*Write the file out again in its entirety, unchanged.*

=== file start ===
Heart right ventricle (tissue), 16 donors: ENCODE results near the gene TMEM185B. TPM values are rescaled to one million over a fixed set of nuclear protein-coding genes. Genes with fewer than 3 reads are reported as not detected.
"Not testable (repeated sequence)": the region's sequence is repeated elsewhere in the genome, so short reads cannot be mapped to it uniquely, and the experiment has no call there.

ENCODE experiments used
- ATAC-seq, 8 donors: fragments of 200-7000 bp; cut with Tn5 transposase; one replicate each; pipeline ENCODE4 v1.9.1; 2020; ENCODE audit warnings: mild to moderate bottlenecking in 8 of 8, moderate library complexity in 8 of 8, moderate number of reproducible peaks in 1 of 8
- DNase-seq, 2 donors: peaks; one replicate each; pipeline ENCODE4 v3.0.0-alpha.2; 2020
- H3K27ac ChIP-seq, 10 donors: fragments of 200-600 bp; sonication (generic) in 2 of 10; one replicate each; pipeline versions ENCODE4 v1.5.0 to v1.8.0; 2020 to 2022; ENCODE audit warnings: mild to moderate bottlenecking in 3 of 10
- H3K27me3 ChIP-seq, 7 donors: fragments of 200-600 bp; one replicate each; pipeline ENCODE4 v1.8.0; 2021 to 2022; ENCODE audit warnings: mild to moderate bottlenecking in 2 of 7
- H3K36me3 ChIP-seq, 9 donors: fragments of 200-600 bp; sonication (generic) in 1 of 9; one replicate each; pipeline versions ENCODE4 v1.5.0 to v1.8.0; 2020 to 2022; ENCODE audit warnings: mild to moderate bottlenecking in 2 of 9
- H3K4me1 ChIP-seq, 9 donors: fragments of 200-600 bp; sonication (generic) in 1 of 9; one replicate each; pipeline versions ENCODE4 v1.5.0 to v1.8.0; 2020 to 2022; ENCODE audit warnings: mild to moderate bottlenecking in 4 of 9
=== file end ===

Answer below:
Heart right ventricle (tissue), 16 donors: ENCODE results near the gene TMEM185B. TPM values are rescaled to one million over a fixed set of nuclear protein-coding genes. Genes with fewer than 3 reads are reported as not detected.
"Not testable (repeated sequence)": the region's sequence is repeated elsewhere in the genome, so short reads cannot be mapped to it uniquely, and the experiment has no call there.

ENCODE experiments used
- ATAC-seq, 8 donors: fragments of 200-7000 bp; cut with Tn5 transposase; one replicate each; pipeline ENCODE4 v1.9.1; 2020; ENCODE audit warnings: mild to moderate bottlenecking in 8 of 8, moderate library complexity in 8 of 8, moderate number of reproducible peaks in 1 of 8
- DNase-seq, 2 donors: peaks; one replicate each; pipeline ENCODE4 v3.0.0-alpha.2; 2020
- H3K27ac ChIP-seq, 10 donors: fragments of 200-600 bp; sonication (generic) in 2 of 10; one replicate each; pipeline versions ENCODE4 v1.5.0 to v1.8.0; 2020 to 2022; ENCODE audit warnings: mild to moderate bottlenecking in 3 of 10
- H3K27me3 ChIP-seq, 7 donors: fragments of 200-600 bp; one replicate each; pipeline ENCODE4 v1.8.0; 2021 to 2022; ENCODE audit warnings: mild to moderate bottlenecking in 2 of 7
- H3K36me3 ChIP-seq, 9 donors: fragments of 200-600 bp; sonication (generic) in 1 of 9; one replicate each; pipeline versions ENCODE4 v1.5.0 to v1.8.0; 2020 to 2022; ENCODE audit warnings: mild to moderate bottlenecking in 2 of 9
- H3K4me1 ChIP-seq, 9 donors: fragments of 200-600 bp; sonication (generic) in 1 of 9; one replicate each; pipeline versions ENCODE4 v1.5.0 to v1.8.0; 2020 to 2022; ENCODE audit warnings: mild to moderate bottlenecking in 4 of 9